Very soon, the Life of this National Assembly will come to an end. Consequently, time is ripe to assess its performance in all areas of its works as an arm of Government. It is conceivable that concerned stakeholders would be looking at the National Assembly from different angles.
In this case, my concern is in the area of sports. Hence, the main question would be, to what extent has the National Assembly carried out its role in sports development between 2007 and 2011? Has sports development suffered setback in the National Assembly? Did this body rise up to the challenge of sports development in Nigeria as envisioned by vision 20; 20; 20? These are the perspectives from which its role in sports development would be assessed.
The role of the National Assembly in sports development is very critical to Nigeria’s attainment of its policy objectives in the sector. We can look at some of these areas.
The National Assembly is in charge of passing the national budget into law and ensures that allocation are in tandem with expected functions during the financial year. In the area of sports, there are indications that the National Sports Commission is poorly funded.
There are also signs that football is asymmetrically funded more than all other sports put together. First, the disproportional funding in favour of football compared to all other sports put together, means that the overall fortune of sports in Nigeria will be looking downward and consequently, Government will be unable to actualize its policy objectives in this sector
In another perspective, the habitual delays in the passage of the annual appropriation bill also means that appropriate funds for the National Sports Commission and its organs would not be released as at when needed. The impact is the incapitation and derailment of its functions, including preparation for competitions and procurement of enabling resources.
This is particularly noticeable this year, 2011, as Nigeria prepares for the All African Games in September. Many Sports Federations are unable to hit the road in their preparation due to lack of funds. If Nigeria therefore, fails to fly in the All Africa Games in Maputo, Mozambique, the National Assembly may not escape culpability.
2 The National Sports Commission (NSC) Bill.
Since 2007, an Executive Bill has been put to the National Assembly for an Act in respect of the establishment of the N.S.C. Up to this moment, this bill has not been passed into law. The impact of the non-passage of this bill into law is weighty and ramifying. I am not a law officer but I do know that this does not make the NSC to be as strong as it would have, if its enabling law is in place. I will attempt to analyze it here as follows:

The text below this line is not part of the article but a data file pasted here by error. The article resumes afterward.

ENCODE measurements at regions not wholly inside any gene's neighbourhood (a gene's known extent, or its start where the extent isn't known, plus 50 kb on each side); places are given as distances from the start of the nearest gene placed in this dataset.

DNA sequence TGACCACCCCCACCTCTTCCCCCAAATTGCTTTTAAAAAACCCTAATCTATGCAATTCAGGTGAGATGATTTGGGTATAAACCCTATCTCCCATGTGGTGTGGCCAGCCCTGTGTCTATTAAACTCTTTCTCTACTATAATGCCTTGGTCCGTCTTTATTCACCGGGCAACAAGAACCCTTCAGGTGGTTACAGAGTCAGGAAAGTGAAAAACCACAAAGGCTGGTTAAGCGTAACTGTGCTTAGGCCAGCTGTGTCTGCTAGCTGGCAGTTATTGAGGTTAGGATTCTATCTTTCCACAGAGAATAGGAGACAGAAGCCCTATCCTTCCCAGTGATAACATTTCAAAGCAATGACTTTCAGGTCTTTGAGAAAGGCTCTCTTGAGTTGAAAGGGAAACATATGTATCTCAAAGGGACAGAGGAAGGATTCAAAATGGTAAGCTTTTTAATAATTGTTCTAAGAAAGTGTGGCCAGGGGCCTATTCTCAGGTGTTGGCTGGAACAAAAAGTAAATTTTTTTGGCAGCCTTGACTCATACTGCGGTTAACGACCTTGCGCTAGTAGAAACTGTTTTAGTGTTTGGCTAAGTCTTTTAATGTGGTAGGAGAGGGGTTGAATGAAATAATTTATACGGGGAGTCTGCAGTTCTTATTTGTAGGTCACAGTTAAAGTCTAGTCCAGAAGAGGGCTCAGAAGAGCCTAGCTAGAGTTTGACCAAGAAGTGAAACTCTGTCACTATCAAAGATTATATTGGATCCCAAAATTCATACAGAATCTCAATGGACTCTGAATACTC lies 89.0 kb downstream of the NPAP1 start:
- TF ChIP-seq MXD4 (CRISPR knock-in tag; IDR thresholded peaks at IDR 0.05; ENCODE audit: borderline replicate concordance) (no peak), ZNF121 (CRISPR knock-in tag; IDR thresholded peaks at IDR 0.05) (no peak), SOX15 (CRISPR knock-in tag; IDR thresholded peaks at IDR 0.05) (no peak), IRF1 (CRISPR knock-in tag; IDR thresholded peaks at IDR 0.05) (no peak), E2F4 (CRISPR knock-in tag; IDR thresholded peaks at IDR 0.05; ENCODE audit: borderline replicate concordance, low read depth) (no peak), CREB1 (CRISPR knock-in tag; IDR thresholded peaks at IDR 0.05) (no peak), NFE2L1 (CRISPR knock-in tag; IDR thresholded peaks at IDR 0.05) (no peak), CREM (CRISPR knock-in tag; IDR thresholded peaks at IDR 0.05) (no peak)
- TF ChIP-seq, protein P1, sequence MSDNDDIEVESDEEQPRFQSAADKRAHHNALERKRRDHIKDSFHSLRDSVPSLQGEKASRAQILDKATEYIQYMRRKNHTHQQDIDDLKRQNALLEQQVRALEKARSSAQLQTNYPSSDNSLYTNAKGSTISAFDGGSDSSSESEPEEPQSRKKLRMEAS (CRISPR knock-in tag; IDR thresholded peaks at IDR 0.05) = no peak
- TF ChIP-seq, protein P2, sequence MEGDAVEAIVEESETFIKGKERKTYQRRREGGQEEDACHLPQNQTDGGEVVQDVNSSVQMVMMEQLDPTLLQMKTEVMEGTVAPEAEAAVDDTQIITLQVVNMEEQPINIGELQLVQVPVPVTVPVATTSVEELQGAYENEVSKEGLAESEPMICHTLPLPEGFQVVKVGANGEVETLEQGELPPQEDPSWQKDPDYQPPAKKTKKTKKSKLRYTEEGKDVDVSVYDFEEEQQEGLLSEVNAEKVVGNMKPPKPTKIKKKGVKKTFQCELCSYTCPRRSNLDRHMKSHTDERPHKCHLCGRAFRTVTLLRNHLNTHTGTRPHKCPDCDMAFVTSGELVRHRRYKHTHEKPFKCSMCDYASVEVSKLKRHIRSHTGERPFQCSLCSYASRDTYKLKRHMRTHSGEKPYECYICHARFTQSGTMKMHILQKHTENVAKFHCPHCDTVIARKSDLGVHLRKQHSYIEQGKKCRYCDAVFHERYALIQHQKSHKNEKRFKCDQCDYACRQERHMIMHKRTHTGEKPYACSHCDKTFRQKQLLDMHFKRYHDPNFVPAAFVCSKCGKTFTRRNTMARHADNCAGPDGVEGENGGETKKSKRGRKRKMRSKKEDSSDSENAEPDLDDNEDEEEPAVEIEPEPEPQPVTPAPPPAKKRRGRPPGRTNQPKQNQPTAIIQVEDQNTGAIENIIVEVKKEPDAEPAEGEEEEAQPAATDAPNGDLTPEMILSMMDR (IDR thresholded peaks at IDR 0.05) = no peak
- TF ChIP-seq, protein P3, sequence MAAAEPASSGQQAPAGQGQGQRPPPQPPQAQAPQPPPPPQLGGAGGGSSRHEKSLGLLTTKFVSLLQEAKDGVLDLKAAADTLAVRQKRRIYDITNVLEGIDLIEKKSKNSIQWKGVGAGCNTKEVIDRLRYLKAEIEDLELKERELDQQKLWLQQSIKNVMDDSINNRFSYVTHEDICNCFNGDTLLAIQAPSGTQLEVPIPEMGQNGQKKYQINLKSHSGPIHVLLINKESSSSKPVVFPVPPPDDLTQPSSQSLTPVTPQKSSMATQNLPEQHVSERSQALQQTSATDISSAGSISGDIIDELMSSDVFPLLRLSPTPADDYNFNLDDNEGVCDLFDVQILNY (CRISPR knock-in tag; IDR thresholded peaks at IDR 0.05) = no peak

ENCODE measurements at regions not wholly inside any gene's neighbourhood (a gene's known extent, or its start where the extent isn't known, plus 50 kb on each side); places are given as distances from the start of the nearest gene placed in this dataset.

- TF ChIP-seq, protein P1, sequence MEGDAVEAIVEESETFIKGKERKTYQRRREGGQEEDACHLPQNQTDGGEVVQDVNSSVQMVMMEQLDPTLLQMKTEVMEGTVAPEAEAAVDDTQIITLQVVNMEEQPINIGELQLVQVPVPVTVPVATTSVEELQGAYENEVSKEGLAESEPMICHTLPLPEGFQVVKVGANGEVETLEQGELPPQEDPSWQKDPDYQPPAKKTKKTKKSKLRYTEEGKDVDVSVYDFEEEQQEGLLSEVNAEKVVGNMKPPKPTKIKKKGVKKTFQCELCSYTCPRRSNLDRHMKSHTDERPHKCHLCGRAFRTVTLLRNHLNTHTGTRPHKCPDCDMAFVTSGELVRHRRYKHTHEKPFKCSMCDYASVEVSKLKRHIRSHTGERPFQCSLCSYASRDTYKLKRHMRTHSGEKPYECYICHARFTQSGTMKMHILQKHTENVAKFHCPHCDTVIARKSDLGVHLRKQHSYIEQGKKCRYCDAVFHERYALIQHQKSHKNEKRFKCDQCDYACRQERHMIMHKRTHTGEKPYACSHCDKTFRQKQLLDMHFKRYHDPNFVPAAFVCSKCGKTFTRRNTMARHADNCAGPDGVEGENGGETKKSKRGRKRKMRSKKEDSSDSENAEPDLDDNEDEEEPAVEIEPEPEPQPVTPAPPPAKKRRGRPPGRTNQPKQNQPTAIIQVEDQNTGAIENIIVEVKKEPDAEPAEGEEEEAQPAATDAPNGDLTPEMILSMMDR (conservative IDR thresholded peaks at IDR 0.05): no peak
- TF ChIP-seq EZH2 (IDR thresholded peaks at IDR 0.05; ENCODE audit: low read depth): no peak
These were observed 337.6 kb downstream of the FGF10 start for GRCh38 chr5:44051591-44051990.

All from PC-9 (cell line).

The formation of the NSC structure suffers setback in the absence of its enabling law. As the principal Federal Government Sports Agency, the setback it suffers affects its capacity to function the way it should. For a first course taste of the situation, the law would have enabled the NSC to function fully with greater autonomy. Unqualified Staff would not be posted to it at will, from the central civil service operations,
(b)The NSC law would have given the organization power to exercise a lot of discretion, creativity and initiative as sports operations demand without the encumbrances of civil service bureaucracy. It could hire staff and fire non-performing ones as the need arises. Hence, the National Assembly has contributed to tying the hands of the NSC in doing its work well by its own inability to give it an enabling law.
(c)Lack of a Board.
The NSC law requires it to have a Board of which the Hon. Minister is the Chairman. An NSC without a Board will operate with a narrower decision making base. With a board, it would have been a more inclusive and stronger organization. In its history, the NSC has always operated with a Board. This has not been the case since its reincarnation, four years ago due to the disenablement of the National Assembly. Will the National Assembly ever rise to its responsibility to sports development in Nigeria in this regard?
By Professor Emmanuel Ojeme